Space

SpaceX completes development testing of SuperDraco engines

SpaceX completes development t...
SpaceX's SuperDraco thrusters undergoing testing at the company's facility in Texas
SpaceX's SuperDraco thrusters undergoing testing at the company's facility in Texas
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SpaceX's SuperDraco thrusters undergoing testing at the company's facility in Texas
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SpaceX's SuperDraco thrusters undergoing testing at the company's facility in Texas

SpaceX has completeddesign testing of its SuperDraco engines, which, as a key element ofthe Crew Dragon's launch abort system (LAS), would be responsible forcarrying a crew of astronauts out of harms way in the event of alaunch failure.

Once complete, the CrewDragon spacecraft will represent one of the cornerstones of NASA'sdrive to establish a cost effective, independent access to low-Earth orbit (LEO). For it to become human-rated, NASA has set a stringentset of criteria that must be met. One such criteria is theintegration of a tried and tested LAS.

In the pursuit of thisgoal, SpaceX has decided to buck the trend, opting for an integratedsystem of four pairs of SuperDraco thrusters built in to the side ofthe crew capsule. That's a notably different approach to a keycompetitor in the Commercial Crew Development program – Boeing –which has opted for the traditional "rocket tower" design for the LAS system to protect crew riding aboard itsStarliner spacecraft.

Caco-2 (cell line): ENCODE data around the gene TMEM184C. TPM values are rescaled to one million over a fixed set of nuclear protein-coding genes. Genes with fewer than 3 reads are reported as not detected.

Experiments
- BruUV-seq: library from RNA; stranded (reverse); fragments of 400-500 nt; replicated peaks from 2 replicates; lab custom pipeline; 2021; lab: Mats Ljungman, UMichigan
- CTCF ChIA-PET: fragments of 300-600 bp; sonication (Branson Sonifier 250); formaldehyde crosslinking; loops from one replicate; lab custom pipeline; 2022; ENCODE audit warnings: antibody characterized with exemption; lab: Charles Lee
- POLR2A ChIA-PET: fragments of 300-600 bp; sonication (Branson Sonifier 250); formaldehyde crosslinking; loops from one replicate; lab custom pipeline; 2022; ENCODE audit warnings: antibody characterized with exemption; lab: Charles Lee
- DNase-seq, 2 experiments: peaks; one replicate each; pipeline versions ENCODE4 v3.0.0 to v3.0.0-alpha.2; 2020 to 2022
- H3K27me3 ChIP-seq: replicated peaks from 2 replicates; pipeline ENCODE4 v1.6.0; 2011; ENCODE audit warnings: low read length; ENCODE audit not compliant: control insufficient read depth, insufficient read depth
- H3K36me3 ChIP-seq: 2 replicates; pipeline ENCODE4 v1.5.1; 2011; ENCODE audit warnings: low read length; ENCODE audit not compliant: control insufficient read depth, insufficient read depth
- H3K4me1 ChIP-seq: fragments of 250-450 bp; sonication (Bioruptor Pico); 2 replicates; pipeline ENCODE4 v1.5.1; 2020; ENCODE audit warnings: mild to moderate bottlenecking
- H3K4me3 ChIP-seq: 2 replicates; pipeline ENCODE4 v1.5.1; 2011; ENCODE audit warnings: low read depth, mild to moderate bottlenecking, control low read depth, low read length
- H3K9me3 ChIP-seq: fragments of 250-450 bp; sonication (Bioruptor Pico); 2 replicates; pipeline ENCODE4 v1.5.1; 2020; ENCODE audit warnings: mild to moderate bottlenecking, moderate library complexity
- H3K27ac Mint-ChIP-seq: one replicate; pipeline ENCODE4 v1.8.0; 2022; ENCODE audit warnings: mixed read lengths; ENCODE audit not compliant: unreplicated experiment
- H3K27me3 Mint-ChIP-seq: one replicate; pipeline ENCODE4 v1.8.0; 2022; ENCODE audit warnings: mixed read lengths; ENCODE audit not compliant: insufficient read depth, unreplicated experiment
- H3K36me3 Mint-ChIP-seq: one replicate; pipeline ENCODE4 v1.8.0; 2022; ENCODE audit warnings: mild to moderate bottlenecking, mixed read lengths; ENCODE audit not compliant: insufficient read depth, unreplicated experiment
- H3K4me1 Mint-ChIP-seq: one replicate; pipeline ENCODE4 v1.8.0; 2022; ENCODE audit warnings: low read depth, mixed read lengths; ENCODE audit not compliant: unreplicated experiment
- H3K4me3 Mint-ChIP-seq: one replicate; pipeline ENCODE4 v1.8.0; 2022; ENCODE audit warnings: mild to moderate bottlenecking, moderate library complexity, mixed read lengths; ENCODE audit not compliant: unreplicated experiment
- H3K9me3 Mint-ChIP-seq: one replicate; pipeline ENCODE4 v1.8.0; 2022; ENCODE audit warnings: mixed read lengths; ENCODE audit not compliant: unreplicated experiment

In the development ofthe SuperDraco thrusters, SpaceX embraced advances in the sphere of3D printing technology. A key element of the rocket, known as thecombustion chamber, is fabricated using solely 3Dprinting, cutting down on cost, waste, and making the productionprocess more flexible in general.

During the recenttesting at the company's rocket development facility in Texas, thethrusters were placed on a test stand and fired 27 times, progressing through various thrustcycles. The tests come in the wake of last year's LAS pad test forthe Crew Dragon spacecraft, which served as proof that the design wasindeed feasible.

Moving forward, SpaceXwill continue to evaluate the performance of the thrusters, which itone day hopes to use during the descent phase, as a viablereplacement for the current parachute system.

Scroll down for a video of last year's LAS test.

Source: NASA

SpaceX Crew Dragon Spacecraft Takes Flight During Pad Abort Test at Cape Canaveral

1 comment
bobcat4424
An important point that the author missed is that the Dragon crew capsule is intended to eventually land back at a pad much in the way that the Falcon 9 boosters are designed. This is incredibly important to reducing launch costs because sea recovery is hugely expensive and salt water corrosion prevents reuse of vehicles recovered at sea. As usual, ULA checks in with 1960's technology, a lack of innovation, and rigged bidding. Of course ULA hires NASA and Pentagon procurement officers, so it is okay.